Thursday, September 13, 2012

15 Sisters of the Community of St. John Took Perpetual Vows -- New Monastery in Cordoba

(Madrid) 15 Sisters of the Community of St. John have made their last vows on the last 29th June in the parish of La Rambla in Cordoba.  The solemn profession was on  the occasion of the 100th Birthday of Father Marie Dominique  Philippe who died in 2006, whom the sisters consider their founder. The sisters are from Austria, England, France and Spain, where many family members were on hand to celebrate and witness the festive occasion of life surrender and consecration to the Lord.
The Mass was celebrated by  the Bishop of Cordoba, Demetrio Fernandez.  Bishop celebrated in the presence of the Vicar General and the Rector of the Seminary of the Diocese. The sisters have settled recently in the Diocese of Cordoba. 25 sisters of the Community live in the monastery near Cordoba  and worldwide there are now 150 sisters who lead a contemplative life, but without examination. The female branch of the St. John's community was founded on 8 December of 1982 and has been recognized since 1994 as a diocesan congregation.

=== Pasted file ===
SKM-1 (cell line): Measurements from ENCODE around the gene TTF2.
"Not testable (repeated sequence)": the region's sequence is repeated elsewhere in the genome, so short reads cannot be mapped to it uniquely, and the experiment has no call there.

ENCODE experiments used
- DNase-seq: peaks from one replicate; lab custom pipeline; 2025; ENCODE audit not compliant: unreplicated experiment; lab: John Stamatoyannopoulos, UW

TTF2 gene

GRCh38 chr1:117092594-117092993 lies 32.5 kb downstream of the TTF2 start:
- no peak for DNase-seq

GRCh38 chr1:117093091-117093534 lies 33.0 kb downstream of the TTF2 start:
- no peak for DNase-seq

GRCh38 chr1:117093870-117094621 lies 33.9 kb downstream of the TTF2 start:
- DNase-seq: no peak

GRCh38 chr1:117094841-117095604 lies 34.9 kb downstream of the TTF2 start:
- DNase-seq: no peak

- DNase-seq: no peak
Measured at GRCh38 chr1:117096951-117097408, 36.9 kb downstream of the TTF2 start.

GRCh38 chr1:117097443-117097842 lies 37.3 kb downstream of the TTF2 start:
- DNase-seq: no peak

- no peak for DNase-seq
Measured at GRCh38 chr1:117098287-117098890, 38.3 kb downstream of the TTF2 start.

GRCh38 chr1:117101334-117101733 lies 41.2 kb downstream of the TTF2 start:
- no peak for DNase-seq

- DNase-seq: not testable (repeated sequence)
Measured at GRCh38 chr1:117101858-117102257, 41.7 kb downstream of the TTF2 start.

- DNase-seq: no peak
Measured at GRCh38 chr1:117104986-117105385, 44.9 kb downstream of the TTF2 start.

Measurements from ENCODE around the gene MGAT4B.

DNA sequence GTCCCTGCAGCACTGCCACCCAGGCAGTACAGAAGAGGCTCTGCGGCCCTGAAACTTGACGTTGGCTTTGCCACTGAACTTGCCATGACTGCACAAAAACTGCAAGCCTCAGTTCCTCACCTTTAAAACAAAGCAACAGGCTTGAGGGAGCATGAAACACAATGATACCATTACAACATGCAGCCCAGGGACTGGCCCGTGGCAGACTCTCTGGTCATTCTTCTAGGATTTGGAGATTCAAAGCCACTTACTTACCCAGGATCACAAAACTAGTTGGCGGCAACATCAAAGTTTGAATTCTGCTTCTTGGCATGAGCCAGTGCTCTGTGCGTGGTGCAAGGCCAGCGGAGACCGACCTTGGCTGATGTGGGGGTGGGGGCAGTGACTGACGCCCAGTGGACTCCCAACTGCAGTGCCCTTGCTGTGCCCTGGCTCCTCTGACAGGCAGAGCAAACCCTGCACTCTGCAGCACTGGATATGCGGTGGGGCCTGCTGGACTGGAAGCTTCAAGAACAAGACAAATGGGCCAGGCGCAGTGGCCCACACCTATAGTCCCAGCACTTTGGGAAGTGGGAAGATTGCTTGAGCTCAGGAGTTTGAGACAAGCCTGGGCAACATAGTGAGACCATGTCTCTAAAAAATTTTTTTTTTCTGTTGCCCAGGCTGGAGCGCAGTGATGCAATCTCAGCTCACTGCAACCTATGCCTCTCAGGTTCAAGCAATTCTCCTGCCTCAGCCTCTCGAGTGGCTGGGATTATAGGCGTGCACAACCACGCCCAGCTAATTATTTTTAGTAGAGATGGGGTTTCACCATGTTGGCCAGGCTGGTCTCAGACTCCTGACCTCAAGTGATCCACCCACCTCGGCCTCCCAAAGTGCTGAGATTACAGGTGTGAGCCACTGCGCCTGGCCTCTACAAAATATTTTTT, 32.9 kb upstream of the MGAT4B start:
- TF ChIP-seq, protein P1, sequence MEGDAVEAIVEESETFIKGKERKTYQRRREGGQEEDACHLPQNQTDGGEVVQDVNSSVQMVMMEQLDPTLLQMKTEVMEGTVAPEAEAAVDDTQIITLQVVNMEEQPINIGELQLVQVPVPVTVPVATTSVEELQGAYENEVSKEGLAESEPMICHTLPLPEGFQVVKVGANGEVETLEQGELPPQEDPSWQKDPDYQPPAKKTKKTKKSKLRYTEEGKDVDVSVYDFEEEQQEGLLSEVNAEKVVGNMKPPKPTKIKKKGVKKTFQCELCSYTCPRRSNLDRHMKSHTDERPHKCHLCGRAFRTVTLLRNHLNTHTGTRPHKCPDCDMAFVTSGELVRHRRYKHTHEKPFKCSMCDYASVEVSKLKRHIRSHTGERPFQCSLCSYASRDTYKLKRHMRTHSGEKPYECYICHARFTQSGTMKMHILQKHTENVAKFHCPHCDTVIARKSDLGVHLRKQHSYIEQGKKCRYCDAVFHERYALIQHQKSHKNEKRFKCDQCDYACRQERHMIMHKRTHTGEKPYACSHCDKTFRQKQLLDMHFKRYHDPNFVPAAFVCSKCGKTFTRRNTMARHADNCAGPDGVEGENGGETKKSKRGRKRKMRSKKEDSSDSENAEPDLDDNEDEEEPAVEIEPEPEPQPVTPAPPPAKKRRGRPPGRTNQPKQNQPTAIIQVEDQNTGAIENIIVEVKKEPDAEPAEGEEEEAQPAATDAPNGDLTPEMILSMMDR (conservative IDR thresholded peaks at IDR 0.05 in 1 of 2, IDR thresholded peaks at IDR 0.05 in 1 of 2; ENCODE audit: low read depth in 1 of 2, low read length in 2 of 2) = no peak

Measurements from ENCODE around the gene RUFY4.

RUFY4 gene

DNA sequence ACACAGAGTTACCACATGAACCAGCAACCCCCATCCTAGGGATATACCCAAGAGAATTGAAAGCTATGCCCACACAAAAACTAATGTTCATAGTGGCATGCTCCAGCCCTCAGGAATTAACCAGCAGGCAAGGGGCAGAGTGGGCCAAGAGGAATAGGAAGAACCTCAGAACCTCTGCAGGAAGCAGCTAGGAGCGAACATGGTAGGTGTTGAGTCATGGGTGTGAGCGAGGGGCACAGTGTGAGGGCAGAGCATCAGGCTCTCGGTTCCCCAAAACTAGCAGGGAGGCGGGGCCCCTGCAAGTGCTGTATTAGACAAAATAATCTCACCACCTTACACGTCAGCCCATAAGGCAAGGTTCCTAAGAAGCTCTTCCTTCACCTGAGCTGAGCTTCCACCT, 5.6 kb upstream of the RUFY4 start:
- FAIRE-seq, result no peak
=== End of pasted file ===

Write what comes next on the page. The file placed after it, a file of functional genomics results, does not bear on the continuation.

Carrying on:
Unlike other religious communities  St. John's puts both the same emphasis of importance the habits of both their female and the male branches.
The male branch, which now has some 600 brethren, arose from a merger of theology students to the Dominican priest and professor at the University of Freiburg in Uechtland, Marie Dominique Philippe, which was formed in 1975 and is recognized canon law since 1987. The mother house is in Rimont in France. He now has offices throughout Asia, Africa, America and Europe. In Austria, the Priory Queen Mary in Marchegg and in Switzerland, the Priory of Saint Jean in Geneva. In the Netherlands and Belgium, there are both brothers and sister communities of the Congregation.
Text: Giuseppe Nardi
Image: Community of St. John


Geremia said...

Deo gratias.

Anonymous said...

Thank you God for the rebirth of this beautiful order under Our Ladys protection. They are now called the Sisters of Mary the Morning Star.